• How to read a Fund factsheet

    A Fund factsheet is a downloadable document provided by the fund manager that gives you an overview of the fund.

    It provides information such as the fund’s investment objective, its top 10 holdings and how it has performed in the past. This can help you decide whether the fund matches your objectives. You'll find the Fund factsheet next to each fund in the fund selection table. You should also look at the Key Investor Information Document (KIID) which covers the essential features of the fund.

    Below you'll see an example Fund factsheet which includes explanations of what to look out for in each section. Remember that although not all Fund factsheets look exactly the same they will all include the sections we've highlighted below.

    We can also help you get to grips with the basics of funds.

    A.N. Example Fund

    About the fund

    This section tells you the name of the fund, plus the date at which the information was published. It's usually updated on a quarterly basis, so it's important to check the date to make sure it's the most recent information.

    Investment objective and policy

    This section gives you a quick summary of the fund's main aims and objectives.

    Here you'll find important information, such as:

    • Whether the fund is focused on income, growth or a combination of both
    • What sorts of industries the fund invests in (e.g. automotive, pharmaceutical)
    • What countries and regions the fund invests in (e.g. China, Asia)

    Fund facts

    This section gives you some key facts about the fund, including:

    • Date of launch
    • Fund size
      The total value of the fund (£m)
    • Fund price
      The price of buying a unit in the fund

    Top 10 holdings (%)

    Vodafone 19.2
    Barclays 14.7
    ASOS 11.3
    DS Smith 9.6
    Standard Chartered 8.2
    BG Group 7.3
    Whitbread 4.6
    Howden 3.5
    Fenner 2.5
    BT 1.2

    Usually shown as a table, this section tells you the top 10 companies or funds the fund manager has chosen to invest the fund's money in, and the percentage of the fund's value held in each company.

    Some funds invest in long-established blue chip businesses, while others concentrate on fast growth start-ups or new entrants in the market. This will depend on what the fund manager is hoping to achieve.

    Investment information

    This section explains any costs of investing in the fund, including:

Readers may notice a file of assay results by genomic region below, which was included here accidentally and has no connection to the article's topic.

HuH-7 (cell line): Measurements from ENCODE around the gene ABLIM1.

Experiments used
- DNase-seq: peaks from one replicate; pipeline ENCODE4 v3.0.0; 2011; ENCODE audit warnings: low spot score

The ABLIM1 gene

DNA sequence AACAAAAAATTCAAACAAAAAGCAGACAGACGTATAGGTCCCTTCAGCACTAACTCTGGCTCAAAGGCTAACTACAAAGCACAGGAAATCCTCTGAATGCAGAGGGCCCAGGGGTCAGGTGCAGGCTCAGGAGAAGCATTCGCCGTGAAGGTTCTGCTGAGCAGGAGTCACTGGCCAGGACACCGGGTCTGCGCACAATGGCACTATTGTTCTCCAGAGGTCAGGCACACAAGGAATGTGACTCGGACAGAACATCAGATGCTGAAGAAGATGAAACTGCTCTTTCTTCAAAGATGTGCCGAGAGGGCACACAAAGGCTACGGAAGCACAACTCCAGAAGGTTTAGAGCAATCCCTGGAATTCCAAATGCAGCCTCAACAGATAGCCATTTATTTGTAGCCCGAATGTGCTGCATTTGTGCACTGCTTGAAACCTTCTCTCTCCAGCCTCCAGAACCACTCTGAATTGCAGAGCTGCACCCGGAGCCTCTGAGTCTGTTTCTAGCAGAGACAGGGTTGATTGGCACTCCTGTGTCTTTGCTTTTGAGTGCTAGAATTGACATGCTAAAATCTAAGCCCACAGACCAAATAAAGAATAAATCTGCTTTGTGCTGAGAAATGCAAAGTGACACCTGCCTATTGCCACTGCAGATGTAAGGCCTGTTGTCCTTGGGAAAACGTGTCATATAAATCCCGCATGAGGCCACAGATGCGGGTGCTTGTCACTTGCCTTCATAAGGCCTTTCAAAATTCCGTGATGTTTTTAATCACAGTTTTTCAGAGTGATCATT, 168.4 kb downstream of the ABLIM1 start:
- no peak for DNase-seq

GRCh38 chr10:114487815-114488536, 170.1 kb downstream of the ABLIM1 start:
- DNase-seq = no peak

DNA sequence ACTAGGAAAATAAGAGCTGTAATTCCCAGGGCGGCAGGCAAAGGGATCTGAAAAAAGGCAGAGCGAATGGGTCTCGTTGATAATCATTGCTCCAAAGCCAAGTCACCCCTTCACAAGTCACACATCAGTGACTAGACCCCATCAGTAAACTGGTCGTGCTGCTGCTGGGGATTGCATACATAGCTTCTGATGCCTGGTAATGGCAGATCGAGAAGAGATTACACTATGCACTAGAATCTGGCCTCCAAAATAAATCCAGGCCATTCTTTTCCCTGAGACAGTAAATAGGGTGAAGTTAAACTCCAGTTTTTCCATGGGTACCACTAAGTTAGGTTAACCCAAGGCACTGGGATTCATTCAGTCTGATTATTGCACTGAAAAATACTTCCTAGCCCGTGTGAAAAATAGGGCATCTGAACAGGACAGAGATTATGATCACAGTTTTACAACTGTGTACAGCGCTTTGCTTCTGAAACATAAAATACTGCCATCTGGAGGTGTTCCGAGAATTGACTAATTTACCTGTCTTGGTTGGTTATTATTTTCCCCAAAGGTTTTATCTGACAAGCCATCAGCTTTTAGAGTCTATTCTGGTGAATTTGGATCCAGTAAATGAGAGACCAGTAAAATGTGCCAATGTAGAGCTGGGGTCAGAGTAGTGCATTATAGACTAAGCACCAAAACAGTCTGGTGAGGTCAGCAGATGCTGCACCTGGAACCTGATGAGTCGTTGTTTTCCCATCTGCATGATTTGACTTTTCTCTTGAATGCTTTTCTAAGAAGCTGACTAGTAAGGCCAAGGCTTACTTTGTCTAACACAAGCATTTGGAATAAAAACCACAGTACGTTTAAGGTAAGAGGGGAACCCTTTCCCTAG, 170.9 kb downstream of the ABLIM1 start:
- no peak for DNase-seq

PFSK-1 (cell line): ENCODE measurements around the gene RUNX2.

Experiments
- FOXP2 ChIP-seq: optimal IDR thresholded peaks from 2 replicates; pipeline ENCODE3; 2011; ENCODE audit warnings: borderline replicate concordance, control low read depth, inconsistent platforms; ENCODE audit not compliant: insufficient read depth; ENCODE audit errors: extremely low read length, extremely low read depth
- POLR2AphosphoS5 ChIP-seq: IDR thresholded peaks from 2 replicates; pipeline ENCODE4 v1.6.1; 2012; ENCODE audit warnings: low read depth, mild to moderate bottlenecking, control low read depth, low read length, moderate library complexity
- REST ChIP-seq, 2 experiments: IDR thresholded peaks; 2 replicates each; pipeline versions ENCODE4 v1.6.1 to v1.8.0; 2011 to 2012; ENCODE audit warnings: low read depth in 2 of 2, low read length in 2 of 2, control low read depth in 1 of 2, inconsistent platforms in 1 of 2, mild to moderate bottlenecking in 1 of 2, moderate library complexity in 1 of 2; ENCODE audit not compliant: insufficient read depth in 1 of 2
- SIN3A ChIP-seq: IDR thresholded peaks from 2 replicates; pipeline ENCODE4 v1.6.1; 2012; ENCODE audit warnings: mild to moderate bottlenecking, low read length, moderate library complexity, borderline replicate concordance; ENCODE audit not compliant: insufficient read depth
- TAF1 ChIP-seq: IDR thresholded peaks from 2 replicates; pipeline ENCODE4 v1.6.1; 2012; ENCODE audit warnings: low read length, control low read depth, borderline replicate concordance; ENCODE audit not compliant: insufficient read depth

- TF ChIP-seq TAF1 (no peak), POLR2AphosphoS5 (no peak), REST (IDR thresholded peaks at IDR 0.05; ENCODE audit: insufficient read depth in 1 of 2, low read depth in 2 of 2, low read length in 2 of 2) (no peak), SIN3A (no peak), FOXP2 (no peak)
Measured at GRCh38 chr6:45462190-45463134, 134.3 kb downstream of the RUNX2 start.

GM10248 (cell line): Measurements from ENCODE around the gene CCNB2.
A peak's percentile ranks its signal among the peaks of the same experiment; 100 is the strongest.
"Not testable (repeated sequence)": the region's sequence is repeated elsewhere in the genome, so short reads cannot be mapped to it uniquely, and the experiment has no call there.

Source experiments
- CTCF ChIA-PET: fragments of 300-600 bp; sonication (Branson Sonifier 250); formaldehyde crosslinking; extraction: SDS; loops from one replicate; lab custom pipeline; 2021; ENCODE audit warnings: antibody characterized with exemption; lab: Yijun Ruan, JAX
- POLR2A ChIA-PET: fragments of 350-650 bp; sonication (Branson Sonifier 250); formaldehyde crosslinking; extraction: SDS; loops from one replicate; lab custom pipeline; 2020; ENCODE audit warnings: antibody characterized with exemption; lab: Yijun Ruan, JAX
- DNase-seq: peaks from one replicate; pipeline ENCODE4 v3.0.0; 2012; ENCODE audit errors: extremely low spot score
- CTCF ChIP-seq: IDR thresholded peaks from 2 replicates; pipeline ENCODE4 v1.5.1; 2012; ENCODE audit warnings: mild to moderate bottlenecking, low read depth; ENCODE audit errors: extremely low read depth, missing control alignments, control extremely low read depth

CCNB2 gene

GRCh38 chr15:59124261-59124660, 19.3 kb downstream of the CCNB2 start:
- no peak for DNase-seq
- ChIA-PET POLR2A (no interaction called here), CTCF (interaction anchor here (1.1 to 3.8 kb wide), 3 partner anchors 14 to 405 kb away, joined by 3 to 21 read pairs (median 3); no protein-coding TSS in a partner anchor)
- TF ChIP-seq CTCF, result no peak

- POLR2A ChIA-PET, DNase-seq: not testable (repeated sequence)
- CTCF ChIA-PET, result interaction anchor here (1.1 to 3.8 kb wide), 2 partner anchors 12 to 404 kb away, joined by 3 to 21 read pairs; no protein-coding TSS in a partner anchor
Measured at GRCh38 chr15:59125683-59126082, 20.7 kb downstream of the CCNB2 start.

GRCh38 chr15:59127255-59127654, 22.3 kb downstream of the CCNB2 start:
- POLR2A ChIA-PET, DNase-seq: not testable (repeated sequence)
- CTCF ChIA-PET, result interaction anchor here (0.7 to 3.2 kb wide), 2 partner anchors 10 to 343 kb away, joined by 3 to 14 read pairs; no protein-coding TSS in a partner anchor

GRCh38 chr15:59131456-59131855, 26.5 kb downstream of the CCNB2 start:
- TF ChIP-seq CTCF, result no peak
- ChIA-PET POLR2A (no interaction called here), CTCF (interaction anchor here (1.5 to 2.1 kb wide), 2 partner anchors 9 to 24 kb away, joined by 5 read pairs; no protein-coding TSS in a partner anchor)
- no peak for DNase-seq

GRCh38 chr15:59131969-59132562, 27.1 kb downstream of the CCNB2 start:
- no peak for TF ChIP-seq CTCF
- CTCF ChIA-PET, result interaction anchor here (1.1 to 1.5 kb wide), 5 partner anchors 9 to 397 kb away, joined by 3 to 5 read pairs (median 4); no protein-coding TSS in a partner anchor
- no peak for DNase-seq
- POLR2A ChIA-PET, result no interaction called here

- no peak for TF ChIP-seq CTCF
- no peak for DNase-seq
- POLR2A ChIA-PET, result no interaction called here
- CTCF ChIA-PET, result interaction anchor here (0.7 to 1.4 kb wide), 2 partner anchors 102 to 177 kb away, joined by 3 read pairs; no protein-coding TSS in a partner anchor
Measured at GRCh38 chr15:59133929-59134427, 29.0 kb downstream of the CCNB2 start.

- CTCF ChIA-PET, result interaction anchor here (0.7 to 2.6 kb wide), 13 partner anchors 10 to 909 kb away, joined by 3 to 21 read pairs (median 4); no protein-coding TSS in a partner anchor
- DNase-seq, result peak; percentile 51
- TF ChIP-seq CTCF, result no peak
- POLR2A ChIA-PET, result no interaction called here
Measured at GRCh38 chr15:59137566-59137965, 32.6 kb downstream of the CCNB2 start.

• Initial charge
      Paid every time you make an investment in the fund (%)
    • Annual management charge
      An annual charge payable to the fund manager to invest in the fund
    • OCF
      This is the Ongoing Charges Figure which includes the annual management charge plus any expenses from the day to day running of the fund.

    Asset allocation

    asset allocation example graph

    Usually shown as a pie or bar chart, this section gives you a breakdown of the asset classes that the fund invests in.

    Past performance

    Percentage growth

    The percentage growth table shows how the fund has performed year on year over the past 5 years.

    This can help you see how it has performed in different economic conditions and how it has changed year-on-year. Remember that past performance is not an indication of future performance.

    Past performance example graph - showing how an investment fund might have performed over a 5 year period

    Cumulative performance

    Overall performance example graph for a fund over a 5 year period against the sector average which is used as a benchmark

    This table shows the overall performance of the fund over 5 time periods against a benchmark such as the sector or a market index.

    This will help you understand how your fund is performing in relation to other similar funds or the market as a whole and will give you an idea of whether the fund is over or under-performing compared to the sector average.

    Important information

    This outlines the risks to be considered before investing in a fund and will highlight key warnings such as how the value of investments can go down as well as up and you could get back less than you invest.